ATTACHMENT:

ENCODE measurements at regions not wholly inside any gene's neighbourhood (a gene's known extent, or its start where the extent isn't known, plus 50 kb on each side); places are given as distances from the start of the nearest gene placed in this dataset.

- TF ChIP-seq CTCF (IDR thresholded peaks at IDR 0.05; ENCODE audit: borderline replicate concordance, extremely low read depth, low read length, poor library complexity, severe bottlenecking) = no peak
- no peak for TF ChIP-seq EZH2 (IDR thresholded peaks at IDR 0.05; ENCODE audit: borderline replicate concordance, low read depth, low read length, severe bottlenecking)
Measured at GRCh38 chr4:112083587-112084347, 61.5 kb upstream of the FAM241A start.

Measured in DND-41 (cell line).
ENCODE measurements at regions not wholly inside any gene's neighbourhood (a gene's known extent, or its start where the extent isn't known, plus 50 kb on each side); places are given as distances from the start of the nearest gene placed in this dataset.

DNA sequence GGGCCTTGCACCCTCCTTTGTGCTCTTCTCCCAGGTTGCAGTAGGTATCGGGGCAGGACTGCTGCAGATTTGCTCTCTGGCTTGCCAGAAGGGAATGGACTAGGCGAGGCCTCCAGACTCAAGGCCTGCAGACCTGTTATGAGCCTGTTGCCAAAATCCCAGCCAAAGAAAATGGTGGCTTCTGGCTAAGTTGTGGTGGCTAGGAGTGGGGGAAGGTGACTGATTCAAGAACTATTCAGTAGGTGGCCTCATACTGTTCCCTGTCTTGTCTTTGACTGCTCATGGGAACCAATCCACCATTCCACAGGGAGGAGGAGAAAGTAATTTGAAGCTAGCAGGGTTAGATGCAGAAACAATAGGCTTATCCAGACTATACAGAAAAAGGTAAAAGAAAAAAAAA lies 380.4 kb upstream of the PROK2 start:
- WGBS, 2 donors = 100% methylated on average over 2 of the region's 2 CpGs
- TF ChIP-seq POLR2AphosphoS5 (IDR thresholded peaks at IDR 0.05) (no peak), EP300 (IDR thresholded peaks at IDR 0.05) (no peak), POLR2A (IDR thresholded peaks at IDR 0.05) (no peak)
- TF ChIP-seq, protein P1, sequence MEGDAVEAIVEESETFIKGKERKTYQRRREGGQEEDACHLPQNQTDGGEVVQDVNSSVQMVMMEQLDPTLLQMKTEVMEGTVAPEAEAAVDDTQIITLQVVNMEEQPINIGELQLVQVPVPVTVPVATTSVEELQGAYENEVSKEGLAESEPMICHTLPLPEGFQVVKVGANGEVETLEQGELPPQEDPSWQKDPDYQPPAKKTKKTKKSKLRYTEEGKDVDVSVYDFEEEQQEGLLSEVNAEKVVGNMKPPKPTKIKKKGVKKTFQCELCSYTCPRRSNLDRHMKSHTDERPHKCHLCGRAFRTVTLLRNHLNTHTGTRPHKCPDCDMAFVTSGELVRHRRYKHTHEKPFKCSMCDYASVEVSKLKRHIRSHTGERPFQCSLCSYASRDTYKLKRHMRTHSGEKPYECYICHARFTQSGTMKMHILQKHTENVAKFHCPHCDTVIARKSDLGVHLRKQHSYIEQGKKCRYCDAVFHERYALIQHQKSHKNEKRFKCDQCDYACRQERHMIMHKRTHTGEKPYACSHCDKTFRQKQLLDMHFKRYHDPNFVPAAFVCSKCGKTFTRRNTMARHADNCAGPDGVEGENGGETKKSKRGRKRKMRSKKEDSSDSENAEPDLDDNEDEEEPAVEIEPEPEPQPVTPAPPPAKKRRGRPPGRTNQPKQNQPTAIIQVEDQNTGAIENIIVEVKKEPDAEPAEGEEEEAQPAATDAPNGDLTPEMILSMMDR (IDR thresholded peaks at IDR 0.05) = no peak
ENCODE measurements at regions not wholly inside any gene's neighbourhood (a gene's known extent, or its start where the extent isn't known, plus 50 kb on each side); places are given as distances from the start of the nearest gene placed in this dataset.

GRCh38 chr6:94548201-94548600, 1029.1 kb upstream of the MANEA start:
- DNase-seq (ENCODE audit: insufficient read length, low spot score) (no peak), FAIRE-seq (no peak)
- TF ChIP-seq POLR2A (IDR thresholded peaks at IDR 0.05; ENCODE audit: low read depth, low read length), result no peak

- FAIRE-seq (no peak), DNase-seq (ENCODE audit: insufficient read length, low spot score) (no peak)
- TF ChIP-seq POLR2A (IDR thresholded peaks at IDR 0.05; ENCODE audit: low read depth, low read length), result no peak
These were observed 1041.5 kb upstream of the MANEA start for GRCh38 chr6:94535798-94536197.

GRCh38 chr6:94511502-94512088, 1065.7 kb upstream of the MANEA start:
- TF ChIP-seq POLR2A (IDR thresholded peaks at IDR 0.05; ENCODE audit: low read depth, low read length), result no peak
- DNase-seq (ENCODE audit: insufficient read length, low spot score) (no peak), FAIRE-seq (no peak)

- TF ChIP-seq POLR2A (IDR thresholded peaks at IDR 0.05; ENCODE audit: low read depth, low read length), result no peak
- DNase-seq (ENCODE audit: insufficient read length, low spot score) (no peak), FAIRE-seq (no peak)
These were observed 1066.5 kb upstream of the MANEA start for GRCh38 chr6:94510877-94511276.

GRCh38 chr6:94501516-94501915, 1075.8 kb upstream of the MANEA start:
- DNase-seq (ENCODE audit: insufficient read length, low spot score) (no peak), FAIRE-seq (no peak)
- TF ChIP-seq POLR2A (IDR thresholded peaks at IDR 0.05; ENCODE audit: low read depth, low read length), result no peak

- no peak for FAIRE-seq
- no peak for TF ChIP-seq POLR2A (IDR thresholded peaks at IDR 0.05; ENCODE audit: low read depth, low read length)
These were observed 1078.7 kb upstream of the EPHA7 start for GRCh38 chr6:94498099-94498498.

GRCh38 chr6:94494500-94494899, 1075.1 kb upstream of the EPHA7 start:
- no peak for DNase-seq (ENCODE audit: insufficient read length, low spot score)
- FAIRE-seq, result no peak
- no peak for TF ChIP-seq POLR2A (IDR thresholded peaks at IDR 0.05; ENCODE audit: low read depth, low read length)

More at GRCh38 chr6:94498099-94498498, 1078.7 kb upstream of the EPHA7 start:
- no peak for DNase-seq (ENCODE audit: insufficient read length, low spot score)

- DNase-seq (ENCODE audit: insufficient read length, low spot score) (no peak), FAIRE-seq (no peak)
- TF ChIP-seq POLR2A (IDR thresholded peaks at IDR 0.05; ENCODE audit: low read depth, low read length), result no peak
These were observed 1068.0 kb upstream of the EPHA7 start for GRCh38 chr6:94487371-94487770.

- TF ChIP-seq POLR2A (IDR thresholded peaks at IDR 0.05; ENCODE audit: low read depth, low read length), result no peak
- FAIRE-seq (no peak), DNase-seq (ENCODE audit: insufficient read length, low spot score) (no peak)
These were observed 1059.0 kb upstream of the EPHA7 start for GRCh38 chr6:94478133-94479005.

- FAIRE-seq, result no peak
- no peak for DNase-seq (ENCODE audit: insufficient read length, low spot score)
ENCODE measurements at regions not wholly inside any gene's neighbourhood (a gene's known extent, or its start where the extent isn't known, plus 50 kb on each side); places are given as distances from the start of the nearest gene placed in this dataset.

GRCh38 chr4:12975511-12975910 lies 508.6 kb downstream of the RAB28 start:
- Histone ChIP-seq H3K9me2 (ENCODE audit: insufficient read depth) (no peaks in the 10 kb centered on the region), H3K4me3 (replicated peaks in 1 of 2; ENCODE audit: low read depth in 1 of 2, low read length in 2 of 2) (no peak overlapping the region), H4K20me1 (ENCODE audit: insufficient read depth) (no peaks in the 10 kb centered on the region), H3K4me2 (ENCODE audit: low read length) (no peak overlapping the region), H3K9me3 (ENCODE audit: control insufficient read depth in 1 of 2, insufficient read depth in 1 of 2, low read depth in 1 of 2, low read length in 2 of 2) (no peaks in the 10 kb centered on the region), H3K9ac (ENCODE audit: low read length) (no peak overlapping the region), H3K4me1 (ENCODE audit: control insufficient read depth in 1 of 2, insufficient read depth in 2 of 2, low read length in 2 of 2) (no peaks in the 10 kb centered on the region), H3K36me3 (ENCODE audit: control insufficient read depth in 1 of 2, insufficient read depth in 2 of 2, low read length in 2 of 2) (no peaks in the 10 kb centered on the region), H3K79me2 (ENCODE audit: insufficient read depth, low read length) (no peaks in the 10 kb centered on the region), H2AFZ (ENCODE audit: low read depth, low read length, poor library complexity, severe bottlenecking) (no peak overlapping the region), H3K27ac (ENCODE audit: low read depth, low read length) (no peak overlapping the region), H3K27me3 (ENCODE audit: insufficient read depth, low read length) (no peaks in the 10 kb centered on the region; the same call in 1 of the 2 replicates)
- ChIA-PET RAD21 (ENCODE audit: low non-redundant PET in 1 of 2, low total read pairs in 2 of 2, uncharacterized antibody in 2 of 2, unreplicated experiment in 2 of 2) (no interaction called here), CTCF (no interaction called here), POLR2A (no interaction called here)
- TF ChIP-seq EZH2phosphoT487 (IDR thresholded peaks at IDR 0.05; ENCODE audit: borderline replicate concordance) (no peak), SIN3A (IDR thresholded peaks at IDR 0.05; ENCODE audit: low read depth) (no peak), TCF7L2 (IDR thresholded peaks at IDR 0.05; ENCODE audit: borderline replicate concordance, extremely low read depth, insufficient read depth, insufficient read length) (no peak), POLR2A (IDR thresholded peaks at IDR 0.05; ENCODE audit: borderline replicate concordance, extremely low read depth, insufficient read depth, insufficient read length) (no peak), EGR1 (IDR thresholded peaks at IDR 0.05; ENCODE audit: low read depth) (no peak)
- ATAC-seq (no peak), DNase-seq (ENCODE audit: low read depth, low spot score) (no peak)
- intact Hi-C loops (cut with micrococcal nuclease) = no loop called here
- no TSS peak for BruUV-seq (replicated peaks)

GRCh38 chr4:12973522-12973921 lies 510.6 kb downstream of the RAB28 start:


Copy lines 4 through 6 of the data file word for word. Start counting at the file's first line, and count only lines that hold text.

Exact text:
Measured at GRCh38 chr4:112083587-112084347, 61.5 kb upstream of the FAM241A start.

Measured in DND-41 (cell line).
ENCODE measurements at regions not wholly inside any gene's neighbourhood (a gene's known extent, or its start where the extent isn't known, plus 50 kb on each side); places are given as distances from the start of the nearest gene placed in this dataset.